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The Connected Web

Phil Wainewright

Google's Control Panel is its Killer App

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Google last week brought the spotlight back onto on-demand application marketplaces with its launch of the Google Apps Marketplace. Until the search and online advertising giant waded in, the territory had been a quiet backwater, dominated for the past few years by Salesforce.com's AppExchange. It's hard now to credit just how much excitement surrounded the early days of AppExchange, with Marc Benioff describing it as Salesforce.com's "second killer app" and pundits (myself included) rating various contenders in the ecosystem wars to win control of the cloud.

As several commentators have argued, Google's intervention threatens to demote Salesforce.com from its pre-eminent position. "It's a play for share and momentum against Salesforce.com," Forrester Research's Ted Schadler told eWeek:

"[It]'s a marketplace for any cloud-hosted application. So it's an integration hub as well as a marketplace. That puts it in a different place from AppExchange ... It starts with email, not CRM, as the anchor. That's much more interesting because everybody uses email."

Schadler is right to highlight the advantage of building an application platform around email rather than CRM. It's almost two years exactly since Salesforce.com launched its integration of Google Apps (I remember it well, since I wrote the white paper for the launch). Back then, Google benefitted from the enterprise validation and there's no doubt that integration to Salesforce.com helped expand its footprint in the market. But for many enterprises, embedding email and collaboration into CRM is the wrong way round — even Salesforce.com implicitly recognises that with its rollout of Chatter as a means of expanding beyond the sales office and the customer service center.

Schadler is also right to emphasize the integration angle. Google's initiative isn't simply an application marketplace. Just as the launch of AppExchange was a prelude to Salesforce.com's application platform strategy, so the goal of the Apps Marketplace is to put Google Apps at the heart of an enterprise's on-demand applications infrastructure.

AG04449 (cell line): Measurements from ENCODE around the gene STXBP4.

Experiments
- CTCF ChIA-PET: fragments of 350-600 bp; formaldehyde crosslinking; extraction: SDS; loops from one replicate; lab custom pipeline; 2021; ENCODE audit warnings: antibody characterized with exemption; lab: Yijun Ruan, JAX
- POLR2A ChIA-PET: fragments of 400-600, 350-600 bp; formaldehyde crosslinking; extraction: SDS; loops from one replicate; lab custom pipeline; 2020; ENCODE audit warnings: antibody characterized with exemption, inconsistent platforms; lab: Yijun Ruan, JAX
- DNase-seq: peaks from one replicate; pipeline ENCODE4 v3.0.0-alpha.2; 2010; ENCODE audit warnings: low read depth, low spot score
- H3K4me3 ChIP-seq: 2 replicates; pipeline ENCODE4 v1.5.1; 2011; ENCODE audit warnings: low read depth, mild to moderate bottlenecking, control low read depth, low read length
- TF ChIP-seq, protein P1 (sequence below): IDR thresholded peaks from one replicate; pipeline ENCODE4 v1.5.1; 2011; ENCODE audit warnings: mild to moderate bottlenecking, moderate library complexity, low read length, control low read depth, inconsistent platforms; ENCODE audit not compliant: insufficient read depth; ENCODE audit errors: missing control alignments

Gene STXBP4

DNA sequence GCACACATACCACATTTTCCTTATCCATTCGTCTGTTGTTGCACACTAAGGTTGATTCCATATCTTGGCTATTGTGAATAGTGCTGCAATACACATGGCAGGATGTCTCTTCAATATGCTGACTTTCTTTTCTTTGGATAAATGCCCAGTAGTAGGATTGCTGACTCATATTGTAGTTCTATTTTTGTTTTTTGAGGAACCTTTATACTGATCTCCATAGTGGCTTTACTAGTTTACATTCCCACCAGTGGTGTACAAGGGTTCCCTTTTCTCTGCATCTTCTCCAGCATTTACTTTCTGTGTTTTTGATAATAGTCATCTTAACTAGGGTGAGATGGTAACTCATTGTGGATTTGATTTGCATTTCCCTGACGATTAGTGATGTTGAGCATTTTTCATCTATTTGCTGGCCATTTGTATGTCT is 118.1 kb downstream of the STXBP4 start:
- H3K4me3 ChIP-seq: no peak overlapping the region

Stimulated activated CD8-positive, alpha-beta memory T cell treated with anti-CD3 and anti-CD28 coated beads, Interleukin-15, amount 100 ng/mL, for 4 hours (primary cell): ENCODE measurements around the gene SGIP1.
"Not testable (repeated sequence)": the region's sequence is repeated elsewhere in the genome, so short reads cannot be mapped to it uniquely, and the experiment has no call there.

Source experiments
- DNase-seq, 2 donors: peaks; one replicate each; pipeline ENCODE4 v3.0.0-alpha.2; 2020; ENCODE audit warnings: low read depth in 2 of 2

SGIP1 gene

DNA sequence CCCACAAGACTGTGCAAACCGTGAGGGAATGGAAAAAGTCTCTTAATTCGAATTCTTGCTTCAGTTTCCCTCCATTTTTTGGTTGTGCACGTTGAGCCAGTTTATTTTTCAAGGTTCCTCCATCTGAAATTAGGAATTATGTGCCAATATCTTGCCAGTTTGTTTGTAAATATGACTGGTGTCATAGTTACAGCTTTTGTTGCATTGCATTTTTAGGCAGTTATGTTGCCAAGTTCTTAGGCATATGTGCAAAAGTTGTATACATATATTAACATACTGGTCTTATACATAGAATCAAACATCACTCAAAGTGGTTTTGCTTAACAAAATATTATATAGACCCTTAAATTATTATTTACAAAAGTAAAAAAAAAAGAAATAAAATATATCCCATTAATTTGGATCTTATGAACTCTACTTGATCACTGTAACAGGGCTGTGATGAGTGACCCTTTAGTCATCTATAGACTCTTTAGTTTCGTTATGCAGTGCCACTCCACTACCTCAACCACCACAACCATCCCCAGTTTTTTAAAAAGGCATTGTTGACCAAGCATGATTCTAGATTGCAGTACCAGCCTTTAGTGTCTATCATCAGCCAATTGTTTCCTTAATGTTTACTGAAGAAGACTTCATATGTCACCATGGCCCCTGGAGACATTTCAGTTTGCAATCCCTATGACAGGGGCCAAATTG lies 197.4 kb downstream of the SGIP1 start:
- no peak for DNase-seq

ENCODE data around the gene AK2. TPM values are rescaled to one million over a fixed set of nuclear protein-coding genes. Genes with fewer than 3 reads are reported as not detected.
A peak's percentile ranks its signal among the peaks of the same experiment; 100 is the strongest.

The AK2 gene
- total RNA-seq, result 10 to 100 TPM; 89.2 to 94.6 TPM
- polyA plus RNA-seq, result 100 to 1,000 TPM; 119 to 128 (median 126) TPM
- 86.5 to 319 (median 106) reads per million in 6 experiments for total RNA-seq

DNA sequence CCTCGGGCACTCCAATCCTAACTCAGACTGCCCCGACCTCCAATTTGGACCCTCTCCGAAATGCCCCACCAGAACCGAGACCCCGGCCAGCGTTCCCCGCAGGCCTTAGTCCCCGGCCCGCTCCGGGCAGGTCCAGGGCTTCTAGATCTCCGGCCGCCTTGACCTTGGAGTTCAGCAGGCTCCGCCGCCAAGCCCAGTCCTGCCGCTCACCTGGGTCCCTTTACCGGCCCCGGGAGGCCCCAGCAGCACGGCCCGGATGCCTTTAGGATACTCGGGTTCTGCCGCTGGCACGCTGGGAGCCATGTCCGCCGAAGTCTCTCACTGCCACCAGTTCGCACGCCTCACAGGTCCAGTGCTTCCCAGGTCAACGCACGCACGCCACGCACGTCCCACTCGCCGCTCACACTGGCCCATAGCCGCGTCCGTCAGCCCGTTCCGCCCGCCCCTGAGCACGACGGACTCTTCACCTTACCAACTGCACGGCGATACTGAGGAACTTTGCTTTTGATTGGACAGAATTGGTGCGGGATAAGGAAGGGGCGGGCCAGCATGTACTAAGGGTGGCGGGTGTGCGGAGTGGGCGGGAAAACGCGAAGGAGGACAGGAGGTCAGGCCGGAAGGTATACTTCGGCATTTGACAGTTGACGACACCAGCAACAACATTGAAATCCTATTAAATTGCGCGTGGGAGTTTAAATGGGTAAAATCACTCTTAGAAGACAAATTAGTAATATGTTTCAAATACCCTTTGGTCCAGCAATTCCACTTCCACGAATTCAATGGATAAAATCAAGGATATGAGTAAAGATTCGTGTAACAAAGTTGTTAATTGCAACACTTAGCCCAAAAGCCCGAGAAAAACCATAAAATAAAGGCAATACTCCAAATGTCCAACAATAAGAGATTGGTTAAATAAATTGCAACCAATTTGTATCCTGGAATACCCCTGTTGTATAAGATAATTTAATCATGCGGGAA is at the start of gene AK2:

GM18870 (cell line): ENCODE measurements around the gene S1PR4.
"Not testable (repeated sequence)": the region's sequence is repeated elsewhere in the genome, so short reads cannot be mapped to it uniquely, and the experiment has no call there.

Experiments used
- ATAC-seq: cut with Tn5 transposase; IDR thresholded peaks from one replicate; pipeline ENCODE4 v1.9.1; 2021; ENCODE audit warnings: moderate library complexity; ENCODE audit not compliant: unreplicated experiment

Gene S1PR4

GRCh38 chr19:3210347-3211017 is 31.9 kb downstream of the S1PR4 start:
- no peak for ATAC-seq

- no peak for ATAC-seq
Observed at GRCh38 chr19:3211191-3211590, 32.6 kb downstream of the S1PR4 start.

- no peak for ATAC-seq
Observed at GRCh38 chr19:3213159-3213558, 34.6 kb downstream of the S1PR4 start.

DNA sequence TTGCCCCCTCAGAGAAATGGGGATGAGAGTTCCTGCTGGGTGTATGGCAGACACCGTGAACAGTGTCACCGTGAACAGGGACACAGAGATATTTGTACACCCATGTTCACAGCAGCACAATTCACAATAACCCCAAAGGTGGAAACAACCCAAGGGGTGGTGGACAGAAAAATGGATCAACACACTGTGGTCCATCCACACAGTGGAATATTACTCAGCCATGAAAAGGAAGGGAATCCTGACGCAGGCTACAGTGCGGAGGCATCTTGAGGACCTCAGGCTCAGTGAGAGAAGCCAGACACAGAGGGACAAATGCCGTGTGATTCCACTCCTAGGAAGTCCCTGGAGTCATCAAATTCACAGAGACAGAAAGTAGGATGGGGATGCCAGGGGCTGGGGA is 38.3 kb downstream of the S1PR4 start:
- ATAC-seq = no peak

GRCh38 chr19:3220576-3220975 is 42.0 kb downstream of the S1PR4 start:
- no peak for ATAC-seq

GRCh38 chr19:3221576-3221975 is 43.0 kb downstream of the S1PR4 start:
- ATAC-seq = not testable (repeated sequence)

One of its strongest assets in that quest is the relatively unprepossessing control panel that allows enterprise administrators to manage application provisioning. Email is core not only because everyone uses it, but also because it's so intimately tied to identity — and thus to an enterprise's identity management systems. It's the key to determining not only who people are but also what applications and resources they can access. At a stroke, the Apps Marketplace brings a swathe of applications under the jurisdiction of the Google Apps Control Panel, which by default becomes the central management console for applying enterprise policy to on-demand application provisioning. It's a masterstroke, because every time an enterprise adds another application or resource from the Marketplace, it silently ties itself more and more tightly into using Google Apps as the controlling hub of its on-demand infrastructure.

1 Comment

What are the pre-conditions that make sense for an application to be on Google Apps.

Or are there none(links with Google services like Gmail being just a optional convenience). Is it just the new market place for apps independent of proprietary programming language (eg Apex) and located in a hosting environment for apps ie in a PAAS.

Phil Wainewright blogs about how businesses are using the Web to get better plugged into today's fast-moving, digital economy.

Phil Wainewright

Phil Wainewright specializes in on-demand services View more

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